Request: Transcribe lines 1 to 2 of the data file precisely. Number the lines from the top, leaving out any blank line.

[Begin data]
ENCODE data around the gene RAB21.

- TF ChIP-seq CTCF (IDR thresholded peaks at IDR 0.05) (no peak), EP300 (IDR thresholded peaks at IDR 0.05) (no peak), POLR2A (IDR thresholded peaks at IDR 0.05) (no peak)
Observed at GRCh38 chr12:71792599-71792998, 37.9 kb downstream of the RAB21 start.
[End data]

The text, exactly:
ENCODE data around the gene RAB21.

- TF ChIP-seq CTCF (IDR thresholded peaks at IDR 0.05) (no peak), EP300 (IDR thresholded peaks at IDR 0.05) (no peak), POLR2A (IDR thresholded peaks at IDR 0.05) (no peak)